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Postponing the next record would pay off, though. By the time the musicians finally got back into the studio, they'd been writing for months. The new album would be their most ambitious to date.
With each foray into the studio, the band has pushed its musicianship and songwriting further. The latest effort, Death Is This Communion, is no exception. It's still undeniably heavy, but the band's brute force is infused with nuance.
"Turk," a song named for Pike's half-Turkish heritage, starts with a flurry of crushing beats and intense riffing, then segues into a guitar hook for the verse that's altogether vicious and captivating. "Ethereal," on the other hand, tinkers with less harsh vocals and a slower pace for Pike to shred over.
In general, there are more orchestrated, dynamic parts, including several instrumentals. Pike's new nine-string guitar gives his riffing a choruslike tone, and overall the album has a cleaner, brighter sound. "We're trying to make the music also more interesting and mood-swingy than it has been in the past," Pike explained. "That was a goal of ours, just with having interludes and stuff like that on the album, just making it more musically interesting on top of just complete destruction."
Bassist Jeff Matz clearly played a role in this melodic direction he performs a Middle Eastern-inspired jam, "Khandrad's Wall," on a tambour and a twelve-string guitar.
The band also has worked to make its songs catchier. Though it's not obvious at first, Pike's choruses and phrasings are actually hummable, a result of keeping him singing within his range, compared to some of his strained reaches on Blessed Black Wings.
While the musicians pushed themselves, producer Jack Endino pushed them even harder. "He, like, really would say: 'You know, I thought that take was shitty, you should do it again,'" Pike said, "where Billy or Steve would have been all, 'I dunno; do you want to live with that or don't you?'"
When he's writing, Pike says he steers clear of metal and listens to "weird shit like Björk." He's often inspired by books, and occasionally will take mushrooms or LSD to find his muse. Other times, inspiration comes from nowhere, or emerges out of dreams.
Lyrically, he continues to draw on weird conspiracy theories, such as those of David Icke, and the fantasy horror stories of H.P. Lovecraft as metaphors for his internal battles. "I'm into the mysteries of the things I can't explain," Pike said. "I'm also into painting a portrait of myself, my fears, the dark side of myself. And the beautiful side occasionally. More like exorcising my demons, really."
Asked what those demons were, Pike cited hostility and fear. "Everybody has their problems," he said. "I don't want to get too fucking personal. Just my struggle with substance abuse, and anger management. There's other stuff."
Some of that other stuff may have to do with the pressures of getting older. Whereas they once used hardship to fuel their aggression, being drunk and struggling just isn't as appealing as it was when they were in their twenties Pike is now 35, Kensel 34, and Matz 30.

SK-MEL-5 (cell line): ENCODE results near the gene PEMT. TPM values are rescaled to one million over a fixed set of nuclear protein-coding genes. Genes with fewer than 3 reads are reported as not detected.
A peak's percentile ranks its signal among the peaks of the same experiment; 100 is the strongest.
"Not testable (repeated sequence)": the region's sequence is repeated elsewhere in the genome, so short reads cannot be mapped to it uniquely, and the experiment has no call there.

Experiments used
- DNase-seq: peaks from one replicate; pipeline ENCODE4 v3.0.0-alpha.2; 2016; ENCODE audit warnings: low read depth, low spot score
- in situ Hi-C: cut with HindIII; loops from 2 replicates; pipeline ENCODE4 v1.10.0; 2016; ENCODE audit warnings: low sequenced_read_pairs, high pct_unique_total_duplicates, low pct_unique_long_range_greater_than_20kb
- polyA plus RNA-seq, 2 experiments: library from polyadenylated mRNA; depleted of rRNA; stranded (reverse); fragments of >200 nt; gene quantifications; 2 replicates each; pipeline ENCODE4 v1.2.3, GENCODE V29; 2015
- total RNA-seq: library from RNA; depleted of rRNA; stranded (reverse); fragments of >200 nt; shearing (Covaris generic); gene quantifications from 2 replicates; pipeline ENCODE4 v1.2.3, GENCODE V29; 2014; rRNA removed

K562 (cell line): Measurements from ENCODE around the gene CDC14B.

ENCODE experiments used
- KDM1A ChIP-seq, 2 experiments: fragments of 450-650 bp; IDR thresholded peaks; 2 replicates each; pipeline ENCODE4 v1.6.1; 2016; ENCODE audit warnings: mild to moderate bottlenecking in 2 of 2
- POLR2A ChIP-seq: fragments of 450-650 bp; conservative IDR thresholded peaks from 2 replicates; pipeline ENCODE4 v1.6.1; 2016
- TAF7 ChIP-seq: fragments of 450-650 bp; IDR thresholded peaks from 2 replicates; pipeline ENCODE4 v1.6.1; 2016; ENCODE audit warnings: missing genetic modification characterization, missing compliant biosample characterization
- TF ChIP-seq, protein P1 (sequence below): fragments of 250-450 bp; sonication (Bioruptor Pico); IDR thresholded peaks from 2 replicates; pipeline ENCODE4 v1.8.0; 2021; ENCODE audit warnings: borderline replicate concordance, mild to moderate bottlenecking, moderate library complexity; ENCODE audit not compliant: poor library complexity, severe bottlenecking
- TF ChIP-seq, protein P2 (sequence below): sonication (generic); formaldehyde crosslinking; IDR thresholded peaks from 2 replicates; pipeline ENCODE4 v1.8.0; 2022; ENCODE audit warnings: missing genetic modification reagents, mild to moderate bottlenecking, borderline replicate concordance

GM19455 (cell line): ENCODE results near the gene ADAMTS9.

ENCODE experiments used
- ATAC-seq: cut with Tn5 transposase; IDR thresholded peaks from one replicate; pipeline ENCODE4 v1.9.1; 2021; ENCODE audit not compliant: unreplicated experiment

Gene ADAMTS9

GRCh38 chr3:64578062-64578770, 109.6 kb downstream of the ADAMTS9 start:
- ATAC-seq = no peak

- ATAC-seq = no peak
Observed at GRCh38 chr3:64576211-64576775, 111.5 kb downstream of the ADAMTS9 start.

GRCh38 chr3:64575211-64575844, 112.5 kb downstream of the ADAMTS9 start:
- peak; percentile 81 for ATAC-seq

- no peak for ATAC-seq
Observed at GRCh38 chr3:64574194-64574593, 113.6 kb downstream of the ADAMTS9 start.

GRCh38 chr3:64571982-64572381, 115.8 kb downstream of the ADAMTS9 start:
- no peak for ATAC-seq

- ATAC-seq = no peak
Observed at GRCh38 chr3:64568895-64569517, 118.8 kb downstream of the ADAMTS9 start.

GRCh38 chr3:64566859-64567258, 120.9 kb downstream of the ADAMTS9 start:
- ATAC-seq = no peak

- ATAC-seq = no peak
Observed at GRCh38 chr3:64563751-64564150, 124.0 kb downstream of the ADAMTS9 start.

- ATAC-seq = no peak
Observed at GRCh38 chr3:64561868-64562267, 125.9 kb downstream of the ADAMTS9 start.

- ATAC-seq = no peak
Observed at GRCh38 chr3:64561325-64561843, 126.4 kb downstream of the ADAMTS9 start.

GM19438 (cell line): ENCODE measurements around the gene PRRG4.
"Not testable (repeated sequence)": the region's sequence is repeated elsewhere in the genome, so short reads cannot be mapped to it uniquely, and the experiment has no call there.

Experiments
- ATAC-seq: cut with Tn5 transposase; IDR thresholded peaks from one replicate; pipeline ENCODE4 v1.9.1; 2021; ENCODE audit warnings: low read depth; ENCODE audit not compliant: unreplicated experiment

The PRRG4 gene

When I interviewed the band in 2001, Pike repeatedly offered swigs from a bottle of Jack Daniels he was cradling. This time around, he offered string cheese. "I'm a functional alcoholic," he said. "I can totally drink and function. But I'm choosing this for myself because I've been feeling like shit."
Matz and Pike now practice meditation and yoga, while Kensel partakes in the occasional pickup soccer game in Berkeley to help stay in shape. Which is not to say Pike doesn't still boast about his partying. "Fuck, I got my black belt, seventh degree in that," Pike said.
Asked for his drink of choice, Pike said he and Matz drink the French liqueur Ricard. Then he turned to his bandmates: "Dude, I did play a set once and, like, I put my hands down my pants 'cause my balls were all wet. I smelled my hand and it smelled exactly like Ricard, so I'd started sweating Ricard. ... Yeah, that's why the girls like the balls, dude."
Uh ... okaaay. In any case, the band really has come a long way from its early days. Kensel gets by without a second job, and perhaps Pike could, too, except that struggling seems to be part of his MO. "I torture myself," he said. "Money or not or good shape or not, I'm a true Gemini." But with Bay Area rents to contend with, the musicians have to keep touring to stay afloat, and life on the road gets increasingly burdensome with age.
It's clearly something the musicians are thinking about more and more. "Am I going to be a 44-year-old driving a van around?" Kensel wondered aloud at one point. Since his surgery, the drummer can't drink as much, and he headbangs less on stage. "What's going to be the back breaker of being a touring musician?" he said. "How do I convince my wife it's okay to leave five, six weeks at a time?"
Later, Kensel reneged on his skepticism. After all, he gets to do what he loves for a living, even if that living has been fairly meager. "We could be one day in some shithole in Texas and the next in Tokyo with five hundred Japanese kids going apeshit," he said.
Pike agrees. "Definitely there's times when you question, what the fuck am I doing? But I don't know anything else," he said. "I'm definitely a lifer. I gotta stick with what I started, so hopefully I'll have some success."
Their friends would love to see that happen as well. A couple of weeks ago, Mastodon performed at MTV's glitzy Video Music Awards in Las Vegas. Taking the stage in front of 5.8 million television viewers along with Queens of the Stone Age frontman Josh Homme, Mastodon guitarist Brent Hinds proudly displayed his loyalties: a High on Fire T-shirt.
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